I’ve talked before how certain ideas or lessons in economics can be found in works of fiction, such as how Bryan Caplan’s idea of rational irrationality was illustrated in an episode of House, M.D. It turns out there are a few different ideas illustrated in Joseph Heller’s novel Catch-22.

For those who haven’t read the book, the story of Catch-22 is about an American military pilot in World War II named Yossarian. He wants to get out of fighting, on the grounds that every time he flies a mission, people on the other side try to kill him. He tries every trick he can think of to game the system to avoid flying more missions, and often argues with his superiors in favor of being relieved of duty. 

In doing this, Yossarian illustrates a classic free-rider problem in economics. Free-rider problems can occur when an activity depends on a collective effort to which nobody in particular has an incentive to contribute. The author makes it clear that Yossarian is fully aware of the free-rider problem, and that Yossarian simply doesn’t care – he thoroughly owns his position and feels no shame in it. This is shown in a bit of dialogue where Yossarian is arguing with one of his superiors, who asks if Yossarian simply wants America to lose the war, leading to the following exchange:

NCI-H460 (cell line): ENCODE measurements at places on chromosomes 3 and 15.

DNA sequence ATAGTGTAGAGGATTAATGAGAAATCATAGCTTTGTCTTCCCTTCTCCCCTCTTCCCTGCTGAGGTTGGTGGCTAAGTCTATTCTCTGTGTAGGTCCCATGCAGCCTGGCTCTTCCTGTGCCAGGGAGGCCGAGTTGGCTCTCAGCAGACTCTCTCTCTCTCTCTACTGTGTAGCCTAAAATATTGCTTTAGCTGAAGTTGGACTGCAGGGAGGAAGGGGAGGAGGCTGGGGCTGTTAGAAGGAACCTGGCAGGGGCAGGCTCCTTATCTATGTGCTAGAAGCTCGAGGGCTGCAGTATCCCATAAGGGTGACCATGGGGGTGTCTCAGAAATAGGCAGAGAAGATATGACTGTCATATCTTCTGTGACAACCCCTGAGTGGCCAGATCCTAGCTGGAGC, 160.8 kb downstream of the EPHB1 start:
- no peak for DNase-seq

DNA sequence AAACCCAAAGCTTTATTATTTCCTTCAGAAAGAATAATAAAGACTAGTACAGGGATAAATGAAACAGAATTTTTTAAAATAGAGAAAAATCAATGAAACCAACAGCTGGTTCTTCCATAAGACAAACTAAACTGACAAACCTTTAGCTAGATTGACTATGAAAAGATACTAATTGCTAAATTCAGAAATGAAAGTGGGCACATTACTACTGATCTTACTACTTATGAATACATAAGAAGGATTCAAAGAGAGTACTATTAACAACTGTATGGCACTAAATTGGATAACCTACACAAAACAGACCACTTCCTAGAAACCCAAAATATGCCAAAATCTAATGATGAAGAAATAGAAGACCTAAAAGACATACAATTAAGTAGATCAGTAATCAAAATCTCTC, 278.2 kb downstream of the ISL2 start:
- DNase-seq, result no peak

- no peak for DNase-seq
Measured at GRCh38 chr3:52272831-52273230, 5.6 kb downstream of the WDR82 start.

“We won’t lose. We’ve got more men, more money, and more material. There are ten million people in uniform who could replace me. Some people are getting killed and a lot more are making money and having fun. Let somebody else get killed.”

“But suppose everybody on our side felt that way.” 

“Then I’d certainly be a damned fool to feel any other way. Wouldn’t I?”